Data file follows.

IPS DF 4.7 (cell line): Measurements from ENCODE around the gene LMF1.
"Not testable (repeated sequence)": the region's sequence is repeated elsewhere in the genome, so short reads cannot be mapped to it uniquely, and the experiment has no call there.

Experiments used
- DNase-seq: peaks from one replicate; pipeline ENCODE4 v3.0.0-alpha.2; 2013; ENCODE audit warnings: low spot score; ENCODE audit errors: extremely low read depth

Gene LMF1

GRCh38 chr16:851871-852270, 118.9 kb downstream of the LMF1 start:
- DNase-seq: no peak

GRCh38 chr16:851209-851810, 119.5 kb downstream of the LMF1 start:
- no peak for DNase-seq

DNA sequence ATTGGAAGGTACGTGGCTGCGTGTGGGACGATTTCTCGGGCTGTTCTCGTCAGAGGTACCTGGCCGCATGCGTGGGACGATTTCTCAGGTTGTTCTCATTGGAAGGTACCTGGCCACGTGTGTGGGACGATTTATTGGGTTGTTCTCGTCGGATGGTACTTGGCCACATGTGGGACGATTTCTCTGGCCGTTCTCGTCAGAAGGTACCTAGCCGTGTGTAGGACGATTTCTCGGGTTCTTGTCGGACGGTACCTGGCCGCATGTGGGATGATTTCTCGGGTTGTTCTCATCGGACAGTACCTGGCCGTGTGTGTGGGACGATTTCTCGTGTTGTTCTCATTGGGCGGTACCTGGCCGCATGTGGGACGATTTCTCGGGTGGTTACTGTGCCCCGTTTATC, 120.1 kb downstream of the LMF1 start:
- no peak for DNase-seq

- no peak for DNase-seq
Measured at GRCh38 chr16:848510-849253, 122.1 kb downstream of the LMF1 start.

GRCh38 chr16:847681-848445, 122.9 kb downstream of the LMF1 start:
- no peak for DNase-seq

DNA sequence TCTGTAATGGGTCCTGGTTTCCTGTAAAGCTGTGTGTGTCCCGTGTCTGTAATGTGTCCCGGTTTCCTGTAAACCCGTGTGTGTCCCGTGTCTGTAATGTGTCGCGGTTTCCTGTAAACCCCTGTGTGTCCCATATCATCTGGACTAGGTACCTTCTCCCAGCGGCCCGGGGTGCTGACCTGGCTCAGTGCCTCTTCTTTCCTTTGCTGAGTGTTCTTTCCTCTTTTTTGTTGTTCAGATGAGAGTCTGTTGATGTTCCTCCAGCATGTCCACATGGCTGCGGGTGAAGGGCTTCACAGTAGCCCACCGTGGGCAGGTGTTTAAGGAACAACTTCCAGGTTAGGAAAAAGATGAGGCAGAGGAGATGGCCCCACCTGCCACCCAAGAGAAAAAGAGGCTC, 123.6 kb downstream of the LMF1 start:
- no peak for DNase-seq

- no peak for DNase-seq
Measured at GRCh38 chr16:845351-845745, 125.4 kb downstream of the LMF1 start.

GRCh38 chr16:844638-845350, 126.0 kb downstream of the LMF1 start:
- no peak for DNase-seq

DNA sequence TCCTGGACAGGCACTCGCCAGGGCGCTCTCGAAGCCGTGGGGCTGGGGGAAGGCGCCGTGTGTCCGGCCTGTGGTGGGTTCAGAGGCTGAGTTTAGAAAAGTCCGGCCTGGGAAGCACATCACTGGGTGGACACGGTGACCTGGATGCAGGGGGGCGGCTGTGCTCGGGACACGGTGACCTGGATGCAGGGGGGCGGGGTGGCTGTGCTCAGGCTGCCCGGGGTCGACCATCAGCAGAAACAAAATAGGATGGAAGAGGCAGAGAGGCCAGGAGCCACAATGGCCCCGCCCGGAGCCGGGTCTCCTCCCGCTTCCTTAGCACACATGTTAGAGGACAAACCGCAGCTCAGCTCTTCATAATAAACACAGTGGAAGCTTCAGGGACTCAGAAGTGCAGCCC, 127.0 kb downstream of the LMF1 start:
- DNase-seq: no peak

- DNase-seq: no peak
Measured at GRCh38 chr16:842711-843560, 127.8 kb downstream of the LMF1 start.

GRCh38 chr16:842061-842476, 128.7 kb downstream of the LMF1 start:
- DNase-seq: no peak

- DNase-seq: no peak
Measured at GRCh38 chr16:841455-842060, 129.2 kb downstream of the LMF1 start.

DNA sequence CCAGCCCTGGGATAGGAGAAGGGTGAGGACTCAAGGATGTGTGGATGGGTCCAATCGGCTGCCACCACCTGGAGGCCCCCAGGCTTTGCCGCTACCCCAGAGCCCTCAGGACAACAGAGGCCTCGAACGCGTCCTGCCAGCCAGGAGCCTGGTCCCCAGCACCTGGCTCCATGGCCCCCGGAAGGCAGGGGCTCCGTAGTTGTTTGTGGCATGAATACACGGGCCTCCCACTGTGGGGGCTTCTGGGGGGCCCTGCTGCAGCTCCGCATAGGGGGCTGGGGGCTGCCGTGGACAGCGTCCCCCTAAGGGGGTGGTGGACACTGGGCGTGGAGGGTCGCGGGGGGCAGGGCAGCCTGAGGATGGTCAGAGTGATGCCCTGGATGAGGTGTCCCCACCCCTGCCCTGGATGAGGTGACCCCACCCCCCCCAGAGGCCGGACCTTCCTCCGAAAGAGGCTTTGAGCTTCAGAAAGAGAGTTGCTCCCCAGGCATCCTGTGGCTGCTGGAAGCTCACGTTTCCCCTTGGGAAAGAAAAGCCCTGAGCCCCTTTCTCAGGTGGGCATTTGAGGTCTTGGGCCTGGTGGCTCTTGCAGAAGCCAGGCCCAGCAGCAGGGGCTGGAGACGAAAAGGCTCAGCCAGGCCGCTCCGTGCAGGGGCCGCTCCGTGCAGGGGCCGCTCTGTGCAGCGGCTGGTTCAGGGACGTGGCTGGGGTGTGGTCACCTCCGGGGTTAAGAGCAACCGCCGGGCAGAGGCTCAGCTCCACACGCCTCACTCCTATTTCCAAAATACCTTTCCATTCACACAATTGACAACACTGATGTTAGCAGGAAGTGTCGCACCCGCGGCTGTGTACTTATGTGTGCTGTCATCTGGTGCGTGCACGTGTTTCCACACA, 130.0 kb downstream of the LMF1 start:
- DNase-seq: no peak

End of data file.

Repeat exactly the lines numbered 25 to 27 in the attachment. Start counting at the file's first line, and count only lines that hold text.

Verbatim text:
Measured at GRCh38 chr16:842711-843560, 127.8 kb downstream of the LMF1 start.

GRCh38 chr16:842061-842476, 128.7 kb downstream of the LMF1 start:
- DNase-seq: no peak